A hybrid approach to improving learning outcomes in medical ethics 

Dr Sarah Bailey: s.g.bailey@surrey.ac.uk 

In my final year Genetics module, we devote a chunk of learning to develop a more complex understanding of whether treatments given to extremely ill patients are ethically feasible using four main ethical principles [Beauchamp and Childress]. I use real-life cases like that of Charlie Gard, which rely on the input of multiple teams of experts, striking a balance of cost, medical and societal benefit, and scientific capability. The module incorporates group work, autonomous learning, and debate. I was motivated to use a hybrid approach with three aims; to support a geographically disparate cohort, enable student choice, and facilitate digital group and project management skills.  

Driven by a need to enable students to access content from across the globe as the Covid-19 pandemic hit, I embedded a BBC documentary using box of broadcasts about genome editing into SurreyLearn. Next, students used uploaded resources such as scientific articles, websites, podcasts, videos and fact-sheets to decide which of five groups to join. Here, SurreyLearn enabled student group choice without the associated administrative load. Once signed up, students could access a dropbox and discussion board within their groups with the brief plus resources aimed towards exploring the topic and bringing ethics content into their discussion.  

A face-to-face session enabled me to talk to all groups about the debate’s aim: to apply their knowledge to the scenario and try to persuade me. A great aid to starting discussion in this in-person (socially distanced) session was encouraging groups to communicate in real-time using the Zoom breakout-room chat function.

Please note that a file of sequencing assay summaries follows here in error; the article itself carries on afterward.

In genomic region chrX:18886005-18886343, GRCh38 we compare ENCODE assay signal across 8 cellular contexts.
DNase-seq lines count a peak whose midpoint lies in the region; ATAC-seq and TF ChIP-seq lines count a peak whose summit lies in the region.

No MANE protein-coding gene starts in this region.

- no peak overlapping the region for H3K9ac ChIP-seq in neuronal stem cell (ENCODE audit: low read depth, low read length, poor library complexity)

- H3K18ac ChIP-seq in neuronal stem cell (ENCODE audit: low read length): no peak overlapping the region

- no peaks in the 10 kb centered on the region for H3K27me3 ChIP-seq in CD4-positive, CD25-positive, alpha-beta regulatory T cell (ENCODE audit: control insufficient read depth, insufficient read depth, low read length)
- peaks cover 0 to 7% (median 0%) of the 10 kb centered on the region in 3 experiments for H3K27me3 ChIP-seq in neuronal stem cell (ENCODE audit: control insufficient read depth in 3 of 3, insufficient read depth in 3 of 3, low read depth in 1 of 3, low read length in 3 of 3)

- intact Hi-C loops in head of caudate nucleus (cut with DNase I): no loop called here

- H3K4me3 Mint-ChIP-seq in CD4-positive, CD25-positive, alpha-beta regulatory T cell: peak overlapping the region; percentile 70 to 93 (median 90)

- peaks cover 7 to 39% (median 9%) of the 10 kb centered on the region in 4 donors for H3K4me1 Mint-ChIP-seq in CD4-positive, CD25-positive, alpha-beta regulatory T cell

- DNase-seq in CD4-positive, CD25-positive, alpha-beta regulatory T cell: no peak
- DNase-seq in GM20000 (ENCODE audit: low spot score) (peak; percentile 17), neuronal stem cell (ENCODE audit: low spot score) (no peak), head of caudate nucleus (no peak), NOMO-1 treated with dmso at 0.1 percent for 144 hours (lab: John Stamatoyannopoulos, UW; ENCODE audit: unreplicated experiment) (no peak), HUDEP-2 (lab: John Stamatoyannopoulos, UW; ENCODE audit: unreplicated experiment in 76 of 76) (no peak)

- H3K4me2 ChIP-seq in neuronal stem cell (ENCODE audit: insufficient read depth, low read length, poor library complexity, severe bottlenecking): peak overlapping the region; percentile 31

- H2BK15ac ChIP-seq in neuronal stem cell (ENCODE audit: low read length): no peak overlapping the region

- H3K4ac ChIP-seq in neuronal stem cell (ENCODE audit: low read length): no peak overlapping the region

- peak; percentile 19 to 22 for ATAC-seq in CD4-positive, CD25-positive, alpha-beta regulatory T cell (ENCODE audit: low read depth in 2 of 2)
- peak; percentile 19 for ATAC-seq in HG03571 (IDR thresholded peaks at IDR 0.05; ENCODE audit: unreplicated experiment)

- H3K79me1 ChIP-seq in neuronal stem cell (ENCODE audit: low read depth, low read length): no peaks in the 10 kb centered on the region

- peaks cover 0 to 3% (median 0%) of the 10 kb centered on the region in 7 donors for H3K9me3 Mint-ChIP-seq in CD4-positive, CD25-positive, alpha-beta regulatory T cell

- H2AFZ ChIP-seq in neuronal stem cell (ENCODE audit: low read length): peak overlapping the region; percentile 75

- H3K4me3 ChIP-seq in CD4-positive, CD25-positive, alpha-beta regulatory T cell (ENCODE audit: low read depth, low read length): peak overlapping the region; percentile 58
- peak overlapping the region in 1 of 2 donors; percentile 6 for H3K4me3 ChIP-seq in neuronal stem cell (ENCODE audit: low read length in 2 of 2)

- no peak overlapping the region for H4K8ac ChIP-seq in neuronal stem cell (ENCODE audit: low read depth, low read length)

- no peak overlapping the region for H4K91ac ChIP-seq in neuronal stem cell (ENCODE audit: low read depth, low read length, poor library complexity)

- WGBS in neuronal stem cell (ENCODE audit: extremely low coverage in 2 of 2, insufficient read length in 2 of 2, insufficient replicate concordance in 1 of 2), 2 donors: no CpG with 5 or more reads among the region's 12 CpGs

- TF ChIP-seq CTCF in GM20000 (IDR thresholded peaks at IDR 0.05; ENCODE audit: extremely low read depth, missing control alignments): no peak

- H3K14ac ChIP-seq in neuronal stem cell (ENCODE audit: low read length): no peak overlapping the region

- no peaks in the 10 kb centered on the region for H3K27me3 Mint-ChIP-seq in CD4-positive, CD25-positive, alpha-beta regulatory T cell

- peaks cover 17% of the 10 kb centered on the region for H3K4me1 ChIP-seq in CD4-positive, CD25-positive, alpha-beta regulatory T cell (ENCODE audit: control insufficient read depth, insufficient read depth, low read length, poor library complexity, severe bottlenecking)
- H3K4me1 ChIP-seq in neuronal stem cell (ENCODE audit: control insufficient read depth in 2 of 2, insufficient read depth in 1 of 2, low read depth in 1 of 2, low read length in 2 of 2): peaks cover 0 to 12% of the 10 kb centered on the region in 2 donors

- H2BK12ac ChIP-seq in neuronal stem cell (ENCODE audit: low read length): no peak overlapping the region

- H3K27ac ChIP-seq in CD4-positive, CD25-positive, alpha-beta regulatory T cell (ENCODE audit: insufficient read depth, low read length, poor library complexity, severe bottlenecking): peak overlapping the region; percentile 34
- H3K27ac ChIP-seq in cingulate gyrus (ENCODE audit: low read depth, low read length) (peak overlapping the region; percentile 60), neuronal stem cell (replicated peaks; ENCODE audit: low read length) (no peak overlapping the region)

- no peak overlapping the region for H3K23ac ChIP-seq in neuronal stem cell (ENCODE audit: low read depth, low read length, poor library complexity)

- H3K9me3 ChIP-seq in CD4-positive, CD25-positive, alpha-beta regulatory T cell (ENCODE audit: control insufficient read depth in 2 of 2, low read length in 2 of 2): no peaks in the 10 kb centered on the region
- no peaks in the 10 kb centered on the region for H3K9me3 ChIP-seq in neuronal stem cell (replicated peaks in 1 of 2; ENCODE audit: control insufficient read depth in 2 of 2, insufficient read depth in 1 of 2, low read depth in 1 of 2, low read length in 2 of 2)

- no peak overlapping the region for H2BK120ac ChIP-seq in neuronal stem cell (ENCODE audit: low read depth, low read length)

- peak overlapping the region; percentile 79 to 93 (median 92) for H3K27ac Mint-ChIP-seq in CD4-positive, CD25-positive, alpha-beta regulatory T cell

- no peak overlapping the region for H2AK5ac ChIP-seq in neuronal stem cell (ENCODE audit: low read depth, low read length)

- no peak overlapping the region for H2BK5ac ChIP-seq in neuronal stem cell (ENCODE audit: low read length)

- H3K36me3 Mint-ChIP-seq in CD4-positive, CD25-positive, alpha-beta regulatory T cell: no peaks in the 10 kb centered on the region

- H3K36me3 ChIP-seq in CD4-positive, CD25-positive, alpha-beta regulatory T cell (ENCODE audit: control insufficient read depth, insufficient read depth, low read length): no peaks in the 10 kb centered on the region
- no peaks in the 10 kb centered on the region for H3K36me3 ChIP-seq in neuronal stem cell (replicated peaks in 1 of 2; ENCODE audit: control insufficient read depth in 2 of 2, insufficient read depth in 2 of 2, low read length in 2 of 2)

Next, students shared their thoughts using the discussion board on applying the ethical principles to the documentary and their chosen group stance, and the focus of their “argument” in the debate. They uploaded their resources, and some groups organised sessions to discuss their thoughts. I monitored posts on the discussion boards, facilitating dialogue and encouraging those less focused on the task to stay on track.  

Students had a short time in their group in the debate session to finalise strategies, then moved to breakout rooms containing one person from each of the five groups, where an initial statement was provided. This organic approach to ethics enabled the students to utilise higher-order thinking skills than traditional methods could have achieved alone. In a post-debate questionnaire, students reported enjoying the experience – enabling them to integrate this with other module content areas, including discussing ethics with friends and family. 


Beauchamp TL and Childreess JF. Principles of Biomedical Ethics,  7th Edition (2013) Oxford University Press, Oxford, UK.